Registration is now open to the public as well as APA members. Please use this site to find all the...

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  • Aaron Draplin to speak at our 1st Annual Shareholder's Meeting

    Hamilton Wood Type is proud to announce that designer Aaron Draplin will be featured as our keynote speaker for our 1st annual Shareholder's Meeting. On Saturday July 19 the museum will be open for hands-on printing sessions, hobnobbing with your fellow shareholders and Aaron's talk at 5pm. You must be a Charter Member to attend this event and you can register here.

    Why should you become a Charter Member? Because Hamilton Wood Type is a member-supported museum. The classes we offer and the merchandise we sell help make ends meet but it's our members who help the museum thrive. Our Charter Membership is a two-year membership that costs less than $5.00 per month over a two-year period. Please consider joining today.

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  • Neenah and Hamilton friends close in on $30,000 raised by The Beauty of Letterpress campaign

    Neenah Paper and The Beauty of Letterpress campaign are in their final push to raise $30,000 to help the museum get established in our new building. With only $600 remaining to go this is your chance to show some letterpress love and help Hamilton Wood Type. You can contribute here.

    The nearly $30,000 raised to support the Museum means many things. The first is a chance to protect the world's largest collection of type. The collection will not only be safe but on display with an opportunity to teach the methods that made Hamilton the nation's largest wood type maker. Additionally, the practice of making type will be reborn as we start up the original pantograph machines and bring in the retired type cutters to share their craft with new apprentices. Platen presses and show card presses will...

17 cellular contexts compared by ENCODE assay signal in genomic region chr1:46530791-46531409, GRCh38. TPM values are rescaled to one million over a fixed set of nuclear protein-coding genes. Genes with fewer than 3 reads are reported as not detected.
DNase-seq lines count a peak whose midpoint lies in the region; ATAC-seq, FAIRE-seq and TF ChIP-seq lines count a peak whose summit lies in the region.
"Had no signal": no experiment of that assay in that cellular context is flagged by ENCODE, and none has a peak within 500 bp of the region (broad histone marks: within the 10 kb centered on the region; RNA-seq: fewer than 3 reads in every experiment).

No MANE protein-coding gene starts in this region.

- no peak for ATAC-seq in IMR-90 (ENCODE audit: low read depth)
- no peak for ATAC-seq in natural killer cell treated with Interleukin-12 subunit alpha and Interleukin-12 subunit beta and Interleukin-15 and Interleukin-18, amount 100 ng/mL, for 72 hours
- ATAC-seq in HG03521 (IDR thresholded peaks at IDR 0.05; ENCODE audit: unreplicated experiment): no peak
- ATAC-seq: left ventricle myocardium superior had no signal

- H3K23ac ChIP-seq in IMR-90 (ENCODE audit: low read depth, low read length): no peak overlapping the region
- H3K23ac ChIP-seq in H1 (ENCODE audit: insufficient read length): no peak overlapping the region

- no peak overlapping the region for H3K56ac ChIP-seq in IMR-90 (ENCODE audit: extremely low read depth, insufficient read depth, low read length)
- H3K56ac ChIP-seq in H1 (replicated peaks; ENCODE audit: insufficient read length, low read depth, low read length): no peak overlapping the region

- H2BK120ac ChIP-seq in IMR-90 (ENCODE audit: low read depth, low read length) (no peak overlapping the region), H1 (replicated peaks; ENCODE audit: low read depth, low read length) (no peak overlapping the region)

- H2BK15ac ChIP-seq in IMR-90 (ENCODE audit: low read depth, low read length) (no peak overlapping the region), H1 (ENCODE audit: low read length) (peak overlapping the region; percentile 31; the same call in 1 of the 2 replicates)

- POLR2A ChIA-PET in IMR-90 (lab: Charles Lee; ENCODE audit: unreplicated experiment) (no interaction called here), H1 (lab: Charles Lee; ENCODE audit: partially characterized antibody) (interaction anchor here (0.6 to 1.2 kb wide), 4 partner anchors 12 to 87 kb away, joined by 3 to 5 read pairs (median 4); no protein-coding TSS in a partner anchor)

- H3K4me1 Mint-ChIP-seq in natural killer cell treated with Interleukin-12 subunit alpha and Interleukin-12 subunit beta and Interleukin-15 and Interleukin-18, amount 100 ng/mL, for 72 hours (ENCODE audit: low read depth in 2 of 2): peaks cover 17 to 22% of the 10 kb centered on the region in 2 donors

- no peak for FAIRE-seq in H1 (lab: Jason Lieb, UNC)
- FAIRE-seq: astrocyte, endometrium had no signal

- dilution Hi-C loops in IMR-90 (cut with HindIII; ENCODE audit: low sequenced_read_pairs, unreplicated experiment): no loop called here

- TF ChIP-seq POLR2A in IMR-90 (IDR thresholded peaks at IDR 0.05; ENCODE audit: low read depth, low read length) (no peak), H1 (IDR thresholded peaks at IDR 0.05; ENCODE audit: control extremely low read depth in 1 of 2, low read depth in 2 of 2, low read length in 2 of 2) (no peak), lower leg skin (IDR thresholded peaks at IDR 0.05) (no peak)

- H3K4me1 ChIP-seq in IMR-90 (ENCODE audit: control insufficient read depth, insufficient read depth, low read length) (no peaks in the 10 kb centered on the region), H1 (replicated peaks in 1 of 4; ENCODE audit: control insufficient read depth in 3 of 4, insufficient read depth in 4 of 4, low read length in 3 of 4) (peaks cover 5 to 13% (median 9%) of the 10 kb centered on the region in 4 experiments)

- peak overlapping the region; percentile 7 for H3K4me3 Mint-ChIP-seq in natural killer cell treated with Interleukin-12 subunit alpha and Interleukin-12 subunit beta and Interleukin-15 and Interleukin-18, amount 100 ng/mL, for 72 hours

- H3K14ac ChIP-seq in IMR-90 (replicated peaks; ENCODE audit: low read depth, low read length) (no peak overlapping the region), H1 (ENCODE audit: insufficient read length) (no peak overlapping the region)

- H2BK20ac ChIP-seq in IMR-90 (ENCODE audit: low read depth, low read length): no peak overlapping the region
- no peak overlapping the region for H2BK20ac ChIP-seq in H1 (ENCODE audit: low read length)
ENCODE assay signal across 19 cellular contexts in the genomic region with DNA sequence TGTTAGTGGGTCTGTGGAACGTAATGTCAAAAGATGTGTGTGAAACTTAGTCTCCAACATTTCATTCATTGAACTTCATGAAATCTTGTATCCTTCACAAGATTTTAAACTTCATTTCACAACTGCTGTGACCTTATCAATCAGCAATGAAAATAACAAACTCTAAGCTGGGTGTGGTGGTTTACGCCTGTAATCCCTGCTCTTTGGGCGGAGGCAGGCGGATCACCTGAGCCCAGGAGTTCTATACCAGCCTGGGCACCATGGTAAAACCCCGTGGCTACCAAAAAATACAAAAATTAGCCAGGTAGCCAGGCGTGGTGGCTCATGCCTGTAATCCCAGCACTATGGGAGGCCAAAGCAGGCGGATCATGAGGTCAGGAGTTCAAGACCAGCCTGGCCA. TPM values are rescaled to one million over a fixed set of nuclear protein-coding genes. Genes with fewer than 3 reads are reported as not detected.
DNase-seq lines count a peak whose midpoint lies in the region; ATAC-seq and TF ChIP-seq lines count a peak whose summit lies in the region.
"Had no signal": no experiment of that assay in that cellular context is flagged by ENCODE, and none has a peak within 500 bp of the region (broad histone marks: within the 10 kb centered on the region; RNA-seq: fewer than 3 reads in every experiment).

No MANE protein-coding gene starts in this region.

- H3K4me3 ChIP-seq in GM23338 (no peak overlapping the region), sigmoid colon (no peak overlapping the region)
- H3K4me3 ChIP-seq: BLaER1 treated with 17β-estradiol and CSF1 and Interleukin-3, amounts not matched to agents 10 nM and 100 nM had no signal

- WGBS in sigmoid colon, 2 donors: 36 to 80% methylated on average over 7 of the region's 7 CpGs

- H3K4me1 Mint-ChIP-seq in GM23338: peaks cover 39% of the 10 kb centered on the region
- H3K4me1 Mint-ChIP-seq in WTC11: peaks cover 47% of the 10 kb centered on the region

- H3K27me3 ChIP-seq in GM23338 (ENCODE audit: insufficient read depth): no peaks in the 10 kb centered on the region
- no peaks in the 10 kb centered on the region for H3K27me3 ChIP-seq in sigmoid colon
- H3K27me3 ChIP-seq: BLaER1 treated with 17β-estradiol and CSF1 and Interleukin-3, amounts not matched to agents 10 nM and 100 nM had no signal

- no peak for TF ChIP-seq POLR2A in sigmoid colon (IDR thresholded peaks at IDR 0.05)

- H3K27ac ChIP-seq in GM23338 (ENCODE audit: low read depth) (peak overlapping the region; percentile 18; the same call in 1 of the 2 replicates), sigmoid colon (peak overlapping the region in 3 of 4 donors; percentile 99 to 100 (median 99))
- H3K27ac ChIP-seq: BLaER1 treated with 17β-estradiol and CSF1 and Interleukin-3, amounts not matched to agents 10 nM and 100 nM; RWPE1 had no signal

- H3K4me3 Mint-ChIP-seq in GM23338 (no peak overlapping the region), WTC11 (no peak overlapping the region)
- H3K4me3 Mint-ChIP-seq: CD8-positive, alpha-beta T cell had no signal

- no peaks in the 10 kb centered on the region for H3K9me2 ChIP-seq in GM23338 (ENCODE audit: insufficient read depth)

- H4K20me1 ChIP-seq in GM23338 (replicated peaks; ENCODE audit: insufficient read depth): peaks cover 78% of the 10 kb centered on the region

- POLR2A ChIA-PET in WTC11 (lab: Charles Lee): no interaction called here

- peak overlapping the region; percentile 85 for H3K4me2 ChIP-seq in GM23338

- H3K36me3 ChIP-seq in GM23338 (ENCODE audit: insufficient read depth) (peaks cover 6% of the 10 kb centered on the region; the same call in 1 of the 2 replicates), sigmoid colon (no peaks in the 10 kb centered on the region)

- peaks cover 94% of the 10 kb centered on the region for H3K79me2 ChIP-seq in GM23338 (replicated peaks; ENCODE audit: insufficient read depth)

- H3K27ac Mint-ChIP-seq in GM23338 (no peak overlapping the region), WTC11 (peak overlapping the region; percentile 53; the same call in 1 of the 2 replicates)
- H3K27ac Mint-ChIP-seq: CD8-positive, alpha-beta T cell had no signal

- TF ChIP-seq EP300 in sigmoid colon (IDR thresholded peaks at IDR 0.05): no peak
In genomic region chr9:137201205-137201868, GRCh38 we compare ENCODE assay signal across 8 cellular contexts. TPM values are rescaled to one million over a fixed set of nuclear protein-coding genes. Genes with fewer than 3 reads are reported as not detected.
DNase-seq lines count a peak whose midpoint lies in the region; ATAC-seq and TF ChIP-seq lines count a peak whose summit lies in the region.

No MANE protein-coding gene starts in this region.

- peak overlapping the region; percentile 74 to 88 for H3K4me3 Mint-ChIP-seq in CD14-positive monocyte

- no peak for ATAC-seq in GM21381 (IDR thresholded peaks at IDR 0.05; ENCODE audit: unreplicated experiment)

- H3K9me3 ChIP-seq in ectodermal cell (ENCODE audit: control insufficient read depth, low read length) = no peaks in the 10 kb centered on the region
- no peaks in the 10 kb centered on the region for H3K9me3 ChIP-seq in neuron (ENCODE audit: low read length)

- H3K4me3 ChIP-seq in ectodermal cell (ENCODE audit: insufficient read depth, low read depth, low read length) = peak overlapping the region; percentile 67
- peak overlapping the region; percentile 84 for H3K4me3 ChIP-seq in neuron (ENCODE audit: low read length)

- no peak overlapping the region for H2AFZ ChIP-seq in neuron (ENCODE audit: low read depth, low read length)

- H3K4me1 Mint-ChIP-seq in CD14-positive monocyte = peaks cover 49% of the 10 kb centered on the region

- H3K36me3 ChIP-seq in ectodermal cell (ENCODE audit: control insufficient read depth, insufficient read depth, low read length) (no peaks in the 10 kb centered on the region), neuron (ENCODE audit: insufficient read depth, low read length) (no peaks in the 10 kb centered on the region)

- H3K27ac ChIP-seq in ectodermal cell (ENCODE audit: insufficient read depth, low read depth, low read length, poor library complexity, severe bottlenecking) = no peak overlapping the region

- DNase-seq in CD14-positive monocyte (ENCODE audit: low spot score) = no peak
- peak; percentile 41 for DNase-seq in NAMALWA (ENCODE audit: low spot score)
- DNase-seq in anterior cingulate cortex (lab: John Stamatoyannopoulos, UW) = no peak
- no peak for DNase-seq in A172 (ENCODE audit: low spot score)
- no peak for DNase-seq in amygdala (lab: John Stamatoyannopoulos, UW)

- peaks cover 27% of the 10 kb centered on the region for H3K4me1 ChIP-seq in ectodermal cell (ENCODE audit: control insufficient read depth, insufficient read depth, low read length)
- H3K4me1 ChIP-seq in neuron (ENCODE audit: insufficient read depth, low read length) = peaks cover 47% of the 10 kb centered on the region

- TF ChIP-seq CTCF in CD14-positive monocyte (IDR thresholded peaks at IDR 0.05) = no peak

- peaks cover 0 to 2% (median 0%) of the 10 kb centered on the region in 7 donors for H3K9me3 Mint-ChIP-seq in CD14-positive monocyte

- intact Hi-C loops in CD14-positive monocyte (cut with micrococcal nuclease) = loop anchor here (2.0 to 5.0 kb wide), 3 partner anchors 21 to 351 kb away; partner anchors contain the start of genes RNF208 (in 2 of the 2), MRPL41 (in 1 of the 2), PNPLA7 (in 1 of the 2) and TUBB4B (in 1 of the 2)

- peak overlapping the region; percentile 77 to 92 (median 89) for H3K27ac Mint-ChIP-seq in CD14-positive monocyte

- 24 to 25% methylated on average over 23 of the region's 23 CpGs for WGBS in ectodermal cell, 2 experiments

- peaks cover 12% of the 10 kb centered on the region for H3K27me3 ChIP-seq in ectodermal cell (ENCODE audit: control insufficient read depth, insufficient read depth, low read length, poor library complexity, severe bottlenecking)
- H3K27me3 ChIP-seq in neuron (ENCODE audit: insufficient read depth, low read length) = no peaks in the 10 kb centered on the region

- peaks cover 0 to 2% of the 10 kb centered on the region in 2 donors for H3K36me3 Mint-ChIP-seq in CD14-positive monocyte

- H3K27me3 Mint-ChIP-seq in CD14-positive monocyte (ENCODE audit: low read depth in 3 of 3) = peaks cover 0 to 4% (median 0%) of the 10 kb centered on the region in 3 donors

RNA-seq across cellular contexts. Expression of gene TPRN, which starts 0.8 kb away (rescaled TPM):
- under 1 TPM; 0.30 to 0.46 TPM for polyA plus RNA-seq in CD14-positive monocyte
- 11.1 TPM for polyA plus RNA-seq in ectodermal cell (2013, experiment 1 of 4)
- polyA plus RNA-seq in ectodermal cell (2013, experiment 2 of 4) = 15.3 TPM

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  • Adventures in Brayer Calligraphy

    Mark Simonson laying down letters at the Gutenberg Museum.

    I was a bit reluctant to take up an inking roller to do some "roller calligraphy" last spring while on a tour through Europe with other type and printing geeks called Travels In Typography.

    Most of the calligraphy I've done was way back in college when I was studying graphic design, and very little since then. I'm just not that into it, which may seem strange coming from a type designer, but to me they are completely different things. Being good at one doesn't necessarily make you good at the other; sometimes quite the opposite, I think.

    Anyway, back to the tour. When we visited Mainz, Germany, home of Johannes Gutenberg, father of movable type, we had the pleasure of meeting Gundela Kleinholdermann, who is a volunteer at the Gutenberg Museum's Druckladen (print shop). Her specialty is what she calls roller calligraphy. Instead of the usual brush or pen, she uses inking rollers, the kind you use to ink a letterpress proofing press.

    Inking rollers come in all...

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  • Back to Blogging

    Now that the museum is open in the new location we have started to get back into our rhythms. Sometimes the pattern is lock-up, trip, print, while other times it flows with the coming and goings of visitors. We are happy to share what is happening at the museum, from exciting upcoming events to interesting finds as we catalog the collection. Thanks for following the museum!

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  • Help Hamilton Move: Unpacking in a New Location

    We are busy here at the new museum location.We are almost entirely out of the original location. It is strange and sad to see it so empty. However, the new location will allow us to expand in many ways. It doubles the amount of space the museum occupies, which means more of the collection will be on display, we will have dedicated residency studios, and we can develop a classroom and library. In May we will be preparing the space with new paint, new lights, and doing a few repairs. Then in June and July we hope to have many volunteers who will help us set up the new pressrooms, displays, and classrooms. We can't wait to reopen and start printing again.